Time to terminate Cormann

The flap about Mathias Cormann’s Schwarzeneggerian description of Bill Shorten as a “girlie man” isn’t too significant in itself. But in the context of other developments, it suggests a couple of patterns that represent big problems for the Abbott government.

First, Cormann has joined Joe Hockey and Arthur Sinodinos in making an idiot of himself. There’s now no-one among the key economic ministers who has any real credibility left. Add to that the hopelessness of the key spending ministers (Andrews, Dutton and Pyne) and it becomes clear that the Budget fiasco was, as they say, no accident.

At this point, it’s hard to see how the government can turn the economic debate around, even given a radical reshuffle of the existing team. Their best hope is probably that attention will remain focused on foreign policy.

Second, coming on the heels of a string of similarly disastrous statements from prominent rightwing figures (Barry Spurr, Alan Moran, Aaron Lane) it’s a pretty clear indication of how the Australian right talks when they think no one is listening, or forget that they are on record, and how far out of touch they are with today’s social mores.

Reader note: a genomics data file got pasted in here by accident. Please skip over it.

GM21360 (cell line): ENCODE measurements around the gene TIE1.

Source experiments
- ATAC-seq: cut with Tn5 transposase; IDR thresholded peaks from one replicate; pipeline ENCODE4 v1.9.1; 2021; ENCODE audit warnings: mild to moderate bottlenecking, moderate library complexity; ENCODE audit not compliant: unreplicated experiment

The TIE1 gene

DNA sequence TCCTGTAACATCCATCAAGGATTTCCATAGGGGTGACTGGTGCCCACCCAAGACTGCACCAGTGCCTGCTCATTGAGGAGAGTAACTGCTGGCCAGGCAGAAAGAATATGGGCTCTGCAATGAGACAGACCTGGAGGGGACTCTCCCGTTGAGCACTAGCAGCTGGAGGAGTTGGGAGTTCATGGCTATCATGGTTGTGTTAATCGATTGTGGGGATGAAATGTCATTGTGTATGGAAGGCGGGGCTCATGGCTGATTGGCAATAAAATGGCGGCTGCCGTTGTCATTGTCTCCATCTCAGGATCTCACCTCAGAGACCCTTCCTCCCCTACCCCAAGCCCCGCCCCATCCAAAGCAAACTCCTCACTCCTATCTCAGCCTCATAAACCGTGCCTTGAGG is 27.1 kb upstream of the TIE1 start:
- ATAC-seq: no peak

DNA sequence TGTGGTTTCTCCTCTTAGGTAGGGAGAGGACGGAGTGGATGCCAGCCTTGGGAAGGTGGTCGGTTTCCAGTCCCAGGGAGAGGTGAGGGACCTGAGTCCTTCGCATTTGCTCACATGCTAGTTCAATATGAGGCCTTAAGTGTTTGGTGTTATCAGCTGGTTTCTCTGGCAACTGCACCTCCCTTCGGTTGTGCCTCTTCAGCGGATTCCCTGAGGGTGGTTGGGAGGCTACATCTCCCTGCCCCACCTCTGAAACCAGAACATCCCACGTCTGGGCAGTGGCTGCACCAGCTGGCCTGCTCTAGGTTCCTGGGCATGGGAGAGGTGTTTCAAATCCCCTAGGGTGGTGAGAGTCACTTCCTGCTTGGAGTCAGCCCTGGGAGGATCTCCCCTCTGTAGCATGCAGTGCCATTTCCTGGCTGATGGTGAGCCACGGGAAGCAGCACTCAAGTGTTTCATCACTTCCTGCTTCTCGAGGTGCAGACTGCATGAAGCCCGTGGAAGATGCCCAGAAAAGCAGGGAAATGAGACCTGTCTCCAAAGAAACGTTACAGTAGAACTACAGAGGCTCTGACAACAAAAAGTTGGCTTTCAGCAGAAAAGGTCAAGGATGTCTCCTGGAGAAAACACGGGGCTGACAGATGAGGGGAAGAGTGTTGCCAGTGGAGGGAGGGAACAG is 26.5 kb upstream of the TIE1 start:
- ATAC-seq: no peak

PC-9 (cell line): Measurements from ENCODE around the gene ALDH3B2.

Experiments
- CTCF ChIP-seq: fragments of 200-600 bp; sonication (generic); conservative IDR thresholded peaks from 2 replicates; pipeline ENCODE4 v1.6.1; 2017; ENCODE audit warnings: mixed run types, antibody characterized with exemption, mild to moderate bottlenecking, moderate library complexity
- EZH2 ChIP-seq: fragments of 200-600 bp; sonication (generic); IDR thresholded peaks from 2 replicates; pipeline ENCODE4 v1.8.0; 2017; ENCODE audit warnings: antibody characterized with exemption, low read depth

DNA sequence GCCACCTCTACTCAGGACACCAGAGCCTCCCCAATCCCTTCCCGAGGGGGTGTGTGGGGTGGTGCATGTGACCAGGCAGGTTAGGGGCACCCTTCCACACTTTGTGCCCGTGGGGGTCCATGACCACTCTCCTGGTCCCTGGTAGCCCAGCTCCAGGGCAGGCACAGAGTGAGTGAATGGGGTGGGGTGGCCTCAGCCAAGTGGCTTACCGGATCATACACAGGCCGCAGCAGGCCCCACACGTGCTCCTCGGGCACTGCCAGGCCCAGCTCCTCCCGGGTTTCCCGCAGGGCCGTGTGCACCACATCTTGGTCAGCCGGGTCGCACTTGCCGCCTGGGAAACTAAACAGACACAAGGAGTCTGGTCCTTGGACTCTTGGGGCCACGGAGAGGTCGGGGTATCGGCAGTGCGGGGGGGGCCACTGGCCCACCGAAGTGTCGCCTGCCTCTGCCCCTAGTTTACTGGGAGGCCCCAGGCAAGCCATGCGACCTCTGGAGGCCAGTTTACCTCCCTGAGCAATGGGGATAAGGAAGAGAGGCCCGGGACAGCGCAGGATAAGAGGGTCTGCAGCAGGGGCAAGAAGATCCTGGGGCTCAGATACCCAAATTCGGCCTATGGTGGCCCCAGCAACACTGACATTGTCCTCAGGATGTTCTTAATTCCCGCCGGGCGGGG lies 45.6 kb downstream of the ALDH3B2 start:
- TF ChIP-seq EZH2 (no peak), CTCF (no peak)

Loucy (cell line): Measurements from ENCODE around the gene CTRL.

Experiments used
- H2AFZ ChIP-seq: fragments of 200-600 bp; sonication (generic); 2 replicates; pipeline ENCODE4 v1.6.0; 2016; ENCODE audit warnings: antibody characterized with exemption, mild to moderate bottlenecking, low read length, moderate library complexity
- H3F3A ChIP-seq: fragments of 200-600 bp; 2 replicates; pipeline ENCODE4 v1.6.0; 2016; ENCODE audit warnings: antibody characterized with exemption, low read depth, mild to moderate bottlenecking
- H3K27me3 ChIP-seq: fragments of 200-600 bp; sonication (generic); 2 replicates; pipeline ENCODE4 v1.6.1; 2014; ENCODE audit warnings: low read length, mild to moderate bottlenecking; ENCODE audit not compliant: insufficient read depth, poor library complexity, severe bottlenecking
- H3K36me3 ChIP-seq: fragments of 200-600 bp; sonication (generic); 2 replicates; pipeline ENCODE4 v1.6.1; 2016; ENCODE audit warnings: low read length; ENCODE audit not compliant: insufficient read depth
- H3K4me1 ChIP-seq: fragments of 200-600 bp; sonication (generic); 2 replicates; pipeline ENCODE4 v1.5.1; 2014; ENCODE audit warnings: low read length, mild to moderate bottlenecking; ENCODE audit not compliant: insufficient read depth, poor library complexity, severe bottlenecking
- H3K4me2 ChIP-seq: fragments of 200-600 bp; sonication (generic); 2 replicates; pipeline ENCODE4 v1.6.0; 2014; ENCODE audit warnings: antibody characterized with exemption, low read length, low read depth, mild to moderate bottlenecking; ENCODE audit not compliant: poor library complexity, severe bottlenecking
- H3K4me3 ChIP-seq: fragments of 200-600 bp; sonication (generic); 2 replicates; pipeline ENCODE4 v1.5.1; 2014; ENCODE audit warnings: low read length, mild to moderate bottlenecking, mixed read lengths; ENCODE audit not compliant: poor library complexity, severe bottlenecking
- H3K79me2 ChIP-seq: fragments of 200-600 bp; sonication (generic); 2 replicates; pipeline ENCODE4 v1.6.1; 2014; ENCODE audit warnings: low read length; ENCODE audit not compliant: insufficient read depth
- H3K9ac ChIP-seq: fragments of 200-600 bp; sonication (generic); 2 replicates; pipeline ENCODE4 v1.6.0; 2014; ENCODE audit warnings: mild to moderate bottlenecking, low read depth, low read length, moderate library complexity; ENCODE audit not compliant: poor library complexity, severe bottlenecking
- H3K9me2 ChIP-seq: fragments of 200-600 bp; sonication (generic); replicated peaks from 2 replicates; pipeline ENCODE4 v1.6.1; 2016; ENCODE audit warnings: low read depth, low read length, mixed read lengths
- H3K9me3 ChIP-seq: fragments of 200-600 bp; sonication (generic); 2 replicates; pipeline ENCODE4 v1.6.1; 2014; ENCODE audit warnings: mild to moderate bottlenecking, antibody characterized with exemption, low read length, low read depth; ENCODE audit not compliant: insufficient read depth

Essentially, they are living in a bubble where they imagine that media figures like Andrew Bolt, Miranda Devine and Alan Jones represent the views of the majority of right-thinking people. In reality (most obviously in the case of Jones, but equally true of Bolt and Devine) these are people who make a good living by taking the views of the most bigoted 10 per cent or so of the Australian population (AFAICT, Australia is no better or worse than most other countries in terms of the prevalence of bigotry), and reflecting them back to the same audience in a more-or-less coherent form.

Except in rare and much resented cases like libelling people on account of their race, the Bolts and Devines are protected by the rules of free speech and the fact that they serve the interests of the Murdoch press. But that’s not true for politicians, thinktankers or participants in public inquiries. In these venues, as I know from my own experience, anything you say can and will be used against you. Unfortunately, for the Australian right, the racist, sexist and generally nasty stuff that goes down a treat at Young Liberal meetings and similar can no longer be laughed off when it gets out in public.

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